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The Real Buzz Kill

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This month’s keynote blog is a guest post by Clara Bowe.

I can’t remember who it was that first told me it is impolite to discuss politics or religion with company… perhaps a distant cousin at a crowded thanksgiving table, or I heard it in passing. Either way, I didn’t give it much thought as a child – I wasn’t interested in those issues as a toddler. As I got older, and became privy to more  “adult” conversations, it struck me that these issues, politics, religion, and anything else “taboo” for polite society, were not only more interesting than the weather, but more important.

As an adult now, I can choose my own company based on common interests, and I am rather well versed in the art of conversation. That being said, there are still topics I am reluctant to bring up among my friends or family. These topics generally fall within two categories: the unpleasant, and the disempowering. I feel there is not much of a point to bringing up a subject that will make others shut down, because they either dislike the situation I am describing, or they feel bad that they can’t do something to change it.

In other words, it is ok to talk about political issues with some people if they are advocates and feel that they can take control of the situation, by participating in the body politick. But it is much harder to bring up the gritty, gory, and depressing subject of wildlife crime. Certainly I can discuss the issue with other wildlife advocates and conservationists, but as stimulating as that dialogue might be, it is not as satisfying as raising awareness with people who don’t already know.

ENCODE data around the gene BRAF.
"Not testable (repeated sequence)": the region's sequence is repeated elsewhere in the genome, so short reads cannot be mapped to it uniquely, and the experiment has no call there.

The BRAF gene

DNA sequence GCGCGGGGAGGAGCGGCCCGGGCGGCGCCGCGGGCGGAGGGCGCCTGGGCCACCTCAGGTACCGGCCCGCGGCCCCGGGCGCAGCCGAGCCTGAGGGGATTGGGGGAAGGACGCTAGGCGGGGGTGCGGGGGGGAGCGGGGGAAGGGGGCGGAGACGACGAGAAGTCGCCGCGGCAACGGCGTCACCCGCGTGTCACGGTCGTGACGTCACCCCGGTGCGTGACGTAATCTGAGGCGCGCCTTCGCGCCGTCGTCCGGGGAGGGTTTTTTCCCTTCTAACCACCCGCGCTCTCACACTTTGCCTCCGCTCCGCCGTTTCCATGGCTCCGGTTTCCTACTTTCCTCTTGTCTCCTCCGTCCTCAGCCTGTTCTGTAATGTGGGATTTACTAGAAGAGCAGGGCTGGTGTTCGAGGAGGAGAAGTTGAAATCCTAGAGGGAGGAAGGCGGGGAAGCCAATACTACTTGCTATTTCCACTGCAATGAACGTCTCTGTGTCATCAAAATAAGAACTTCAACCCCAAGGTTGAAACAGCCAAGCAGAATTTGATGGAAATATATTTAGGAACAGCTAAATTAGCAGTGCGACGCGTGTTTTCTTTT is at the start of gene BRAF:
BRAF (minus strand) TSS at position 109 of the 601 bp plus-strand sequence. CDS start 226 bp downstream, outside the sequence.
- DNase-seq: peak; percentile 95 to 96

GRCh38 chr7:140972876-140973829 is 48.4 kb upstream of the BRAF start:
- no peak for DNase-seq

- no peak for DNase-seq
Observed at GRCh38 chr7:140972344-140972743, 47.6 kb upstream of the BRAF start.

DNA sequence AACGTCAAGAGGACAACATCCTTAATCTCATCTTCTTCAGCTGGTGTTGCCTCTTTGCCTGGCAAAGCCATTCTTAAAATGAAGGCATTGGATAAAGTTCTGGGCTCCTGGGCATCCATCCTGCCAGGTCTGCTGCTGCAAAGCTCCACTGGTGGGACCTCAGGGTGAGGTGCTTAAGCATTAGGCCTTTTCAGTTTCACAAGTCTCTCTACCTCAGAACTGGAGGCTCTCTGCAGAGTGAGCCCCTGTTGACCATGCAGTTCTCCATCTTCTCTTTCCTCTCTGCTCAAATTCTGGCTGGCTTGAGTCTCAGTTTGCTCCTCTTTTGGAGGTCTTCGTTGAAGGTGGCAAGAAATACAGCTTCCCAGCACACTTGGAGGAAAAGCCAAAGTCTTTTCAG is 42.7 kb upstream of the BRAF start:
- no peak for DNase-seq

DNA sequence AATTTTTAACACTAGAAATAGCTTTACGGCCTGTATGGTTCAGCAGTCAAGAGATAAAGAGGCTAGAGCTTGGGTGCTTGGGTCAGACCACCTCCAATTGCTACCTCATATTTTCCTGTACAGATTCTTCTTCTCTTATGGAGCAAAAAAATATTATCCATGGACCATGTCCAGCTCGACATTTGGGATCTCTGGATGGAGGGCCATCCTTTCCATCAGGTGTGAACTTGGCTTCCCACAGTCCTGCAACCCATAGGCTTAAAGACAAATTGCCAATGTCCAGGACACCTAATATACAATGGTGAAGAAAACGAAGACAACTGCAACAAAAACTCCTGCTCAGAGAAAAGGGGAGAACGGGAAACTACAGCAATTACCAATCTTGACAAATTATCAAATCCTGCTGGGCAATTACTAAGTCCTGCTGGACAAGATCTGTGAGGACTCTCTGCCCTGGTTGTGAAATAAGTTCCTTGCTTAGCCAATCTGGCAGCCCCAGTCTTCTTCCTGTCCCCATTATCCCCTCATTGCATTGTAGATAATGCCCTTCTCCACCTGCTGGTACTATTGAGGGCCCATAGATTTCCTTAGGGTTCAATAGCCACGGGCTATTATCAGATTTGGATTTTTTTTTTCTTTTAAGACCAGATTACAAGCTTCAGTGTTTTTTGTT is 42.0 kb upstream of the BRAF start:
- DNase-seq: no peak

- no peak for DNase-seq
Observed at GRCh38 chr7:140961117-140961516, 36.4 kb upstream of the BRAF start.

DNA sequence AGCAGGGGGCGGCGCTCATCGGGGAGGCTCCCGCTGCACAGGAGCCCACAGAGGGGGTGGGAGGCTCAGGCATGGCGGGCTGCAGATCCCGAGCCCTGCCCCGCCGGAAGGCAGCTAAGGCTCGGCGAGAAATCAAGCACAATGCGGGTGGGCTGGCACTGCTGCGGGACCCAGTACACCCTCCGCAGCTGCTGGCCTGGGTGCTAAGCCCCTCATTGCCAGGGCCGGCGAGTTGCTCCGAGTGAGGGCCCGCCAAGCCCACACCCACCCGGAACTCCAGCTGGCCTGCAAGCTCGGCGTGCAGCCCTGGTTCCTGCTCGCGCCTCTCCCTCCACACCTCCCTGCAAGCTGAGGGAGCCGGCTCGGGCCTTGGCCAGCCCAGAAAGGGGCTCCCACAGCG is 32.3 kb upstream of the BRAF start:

In my mind, the challenge comes down to making a difference. I can quote the poaching statistics all day long, but to a certain extent, after a certain point, I know those numbers will be falling on deaf ears. Or I can be more strategic: I can organize the Wildlife Conservation Film Festival, and invite all my friends to attend, and I know they will support my work and the work of the film-makers. In fact, when I arranged this event at New York University this past spring, attendance was amazing – standing room only by the end. One of my very best friends, a vegetarian incidentally, came up to me after the screening and said something which struck me… “I had no idea how bad the situation is in Africa! I always thought that by not eating animals that I was doing my part to protect them, but now I know that doesn’t impact wildlife crime.” My only response was admittedly lame, “I try not to bring up a problem unless I have a solution.”

And that, I think, is the essence of the issue. We, as humans, are not simply averse to conflict. On the contrary, many of us thrive on it, or even make our livings off it. But we hate to feel like there is something in our face that we can’t change. We have learned how to take the natural world under our control so efficiently that it seems offensive, almost rude, that we cannot simply identify the problem of illegal hunting of rare and endangered species, wave a wand, and POOF! Problem solved.